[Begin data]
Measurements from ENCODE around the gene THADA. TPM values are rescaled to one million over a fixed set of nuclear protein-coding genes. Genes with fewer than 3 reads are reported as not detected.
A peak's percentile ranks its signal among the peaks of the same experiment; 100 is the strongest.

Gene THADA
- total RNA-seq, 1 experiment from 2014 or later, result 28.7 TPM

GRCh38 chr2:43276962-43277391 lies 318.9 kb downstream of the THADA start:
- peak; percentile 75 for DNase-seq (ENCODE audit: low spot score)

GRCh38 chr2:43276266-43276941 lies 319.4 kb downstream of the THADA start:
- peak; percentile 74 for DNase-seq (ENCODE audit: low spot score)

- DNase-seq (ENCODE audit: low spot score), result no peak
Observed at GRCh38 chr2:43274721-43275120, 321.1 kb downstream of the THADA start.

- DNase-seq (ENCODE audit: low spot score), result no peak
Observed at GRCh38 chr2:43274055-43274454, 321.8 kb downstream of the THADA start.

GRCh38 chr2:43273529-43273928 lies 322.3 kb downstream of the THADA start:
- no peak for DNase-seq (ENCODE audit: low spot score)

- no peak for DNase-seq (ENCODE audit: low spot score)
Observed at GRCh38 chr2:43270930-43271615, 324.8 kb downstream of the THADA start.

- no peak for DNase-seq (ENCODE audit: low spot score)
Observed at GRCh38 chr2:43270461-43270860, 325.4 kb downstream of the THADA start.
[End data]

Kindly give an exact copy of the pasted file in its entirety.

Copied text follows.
Measurements from ENCODE around the gene THADA. TPM values are rescaled to one million over a fixed set of nuclear protein-coding genes. Genes with fewer than 3 reads are reported as not detected.
A peak's percentile ranks its signal among the peaks of the same experiment; 100 is the strongest.

Gene THADA
- total RNA-seq, 1 experiment from 2014 or later, result 28.7 TPM

GRCh38 chr2:43276962-43277391 lies 318.9 kb downstream of the THADA start:
- peak; percentile 75 for DNase-seq (ENCODE audit: low spot score)

GRCh38 chr2:43276266-43276941 lies 319.4 kb downstream of the THADA start:
- peak; percentile 74 for DNase-seq (ENCODE audit: low spot score)

- DNase-seq (ENCODE audit: low spot score), result no peak
Observed at GRCh38 chr2:43274721-43275120, 321.1 kb downstream of the THADA start.

- DNase-seq (ENCODE audit: low spot score), result no peak
Observed at GRCh38 chr2:43274055-43274454, 321.8 kb downstream of the THADA start.

GRCh38 chr2:43273529-43273928 lies 322.3 kb downstream of the THADA start:
- no peak for DNase-seq (ENCODE audit: low spot score)

- no peak for DNase-seq (ENCODE audit: low spot score)
Observed at GRCh38 chr2:43270930-43271615, 324.8 kb downstream of the THADA start.

- no peak for DNase-seq (ENCODE audit: low spot score)
Observed at GRCh38 chr2:43270461-43270860, 325.4 kb downstream of the THADA start.